At the moment Xronos only supports writing views. Sometime soon-ish, I hope to make it easy to write entire MVC apps in xronos. In the meantime, it is still an awesome language to write MVC views.

Stefan Rusek | Ready to Quit ASP.NET

Ready to Quit ASP.NET

Wednesday, February 11, 2009

About four years ago, I wrote a little CMS with support for plugins and a number of other neat features. I continued to work on it off and on until I went to work for Fog Creek. Since then, it has languished in a Subversion repository on my hard disk. I don't have any desire to resurrect it, so the repository will probably get converted to Mercurial and then languish for another four years.

At the time, I spent a lot of time figuring out how APS.NET ticks. It is really a remarkable system. Originally, it was designed to allow Visual Basic programmers to transition to writing web apps without having to learn much about web programming. Yet for all its power and cleverness, is just plain fails. It failed in 2001 and fails even harder now.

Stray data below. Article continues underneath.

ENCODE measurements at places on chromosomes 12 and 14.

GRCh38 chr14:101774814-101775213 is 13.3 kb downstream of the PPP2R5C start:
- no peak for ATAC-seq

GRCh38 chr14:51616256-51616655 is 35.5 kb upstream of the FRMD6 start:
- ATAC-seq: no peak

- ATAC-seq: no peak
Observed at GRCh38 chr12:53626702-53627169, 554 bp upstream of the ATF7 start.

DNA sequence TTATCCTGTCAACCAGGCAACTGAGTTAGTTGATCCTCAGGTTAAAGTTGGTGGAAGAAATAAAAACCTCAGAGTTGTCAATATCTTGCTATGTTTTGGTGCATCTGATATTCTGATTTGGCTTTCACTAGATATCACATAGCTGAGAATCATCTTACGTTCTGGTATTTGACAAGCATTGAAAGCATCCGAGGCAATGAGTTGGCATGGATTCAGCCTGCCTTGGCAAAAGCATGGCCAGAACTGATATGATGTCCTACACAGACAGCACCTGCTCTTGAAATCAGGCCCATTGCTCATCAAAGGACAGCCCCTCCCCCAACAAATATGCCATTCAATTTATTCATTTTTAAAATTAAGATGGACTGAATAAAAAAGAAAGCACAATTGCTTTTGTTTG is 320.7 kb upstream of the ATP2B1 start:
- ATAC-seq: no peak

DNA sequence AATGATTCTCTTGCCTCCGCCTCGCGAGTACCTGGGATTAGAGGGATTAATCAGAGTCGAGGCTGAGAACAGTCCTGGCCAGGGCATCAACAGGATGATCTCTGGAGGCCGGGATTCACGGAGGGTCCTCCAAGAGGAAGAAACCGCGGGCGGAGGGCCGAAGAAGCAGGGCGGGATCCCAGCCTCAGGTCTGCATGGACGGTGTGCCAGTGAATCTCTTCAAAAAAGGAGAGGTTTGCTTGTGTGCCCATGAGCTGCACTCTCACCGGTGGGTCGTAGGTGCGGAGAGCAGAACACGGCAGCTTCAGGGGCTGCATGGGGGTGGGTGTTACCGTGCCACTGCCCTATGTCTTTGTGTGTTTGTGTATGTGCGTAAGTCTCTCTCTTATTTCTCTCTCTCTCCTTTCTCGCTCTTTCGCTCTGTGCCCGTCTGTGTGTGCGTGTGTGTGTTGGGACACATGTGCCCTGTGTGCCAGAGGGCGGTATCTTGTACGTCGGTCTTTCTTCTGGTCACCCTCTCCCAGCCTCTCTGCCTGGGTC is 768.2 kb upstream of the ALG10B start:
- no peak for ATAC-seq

The idea that you can shield web developers from having to get into the nitty-gritty and learn HTML is just cuckoo. HTML is the minimum any web developer should know, and in today's web, they should also know JS and how to use jQuery or a similar JavaScript framework. While ASP.NET tries to save you from doing that, its abstractions leak so badly that all the boys in Holland couldn't plug all the holes. Even if it did, despite its powerful control library, ASP.NET does not make it easy to do something it was not specifically designed for--and it was designed pretty narrowly.

Let's look at what happens when you, a neophyte web developer, first encounter ASP.NET. If you only use the controls provided in System.Web.dll, and write all of your own controls using the UserControl abstraction and learn HTML, you can create a half-decent web app using little more than your existing VB knowledge. That is, until you create a page that has a lot of cool stuff on it, at which point your 20K page turns out to weigh in at well over 500K. After a little research, you will find the culprit turns out to be ASP.NET ViewState. So you turn it off and your page is tiny again, but now none of you controls remember their values when buttons are clicked. You do some more research and learn that each control stores is value in ViewState to pass data across page loads, so you go through and determine whether you should enable or disable ViewState for each control. When you're done, even if you have something that mostly works, you have a big page instead of a huge page--and the abstractions designed to save you from learning about the web have merely forced you to learn the arcana of how ASP.NET tries and fails to hide the web, instead of writing a well-written web application from the beginning.